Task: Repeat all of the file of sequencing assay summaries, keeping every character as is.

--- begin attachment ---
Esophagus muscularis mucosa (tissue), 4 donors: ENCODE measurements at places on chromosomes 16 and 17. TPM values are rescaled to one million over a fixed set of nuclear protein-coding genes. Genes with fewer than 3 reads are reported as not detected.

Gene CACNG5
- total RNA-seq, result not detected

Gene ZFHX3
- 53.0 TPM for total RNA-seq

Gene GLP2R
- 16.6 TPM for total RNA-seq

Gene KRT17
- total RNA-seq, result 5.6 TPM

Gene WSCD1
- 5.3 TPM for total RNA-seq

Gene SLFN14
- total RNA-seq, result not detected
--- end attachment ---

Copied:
Esophagus muscularis mucosa (tissue), 4 donors: ENCODE measurements at places on chromosomes 16 and 17. TPM values are rescaled to one million over a fixed set of nuclear protein-coding genes. Genes with fewer than 3 reads are reported as not detected.

Gene CACNG5
- total RNA-seq, result not detected

Gene ZFHX3
- 53.0 TPM for total RNA-seq

Gene GLP2R
- 16.6 TPM for total RNA-seq

Gene KRT17
- total RNA-seq, result 5.6 TPM

Gene WSCD1
- 5.3 TPM for total RNA-seq

Gene SLFN14
- total RNA-seq, result not detected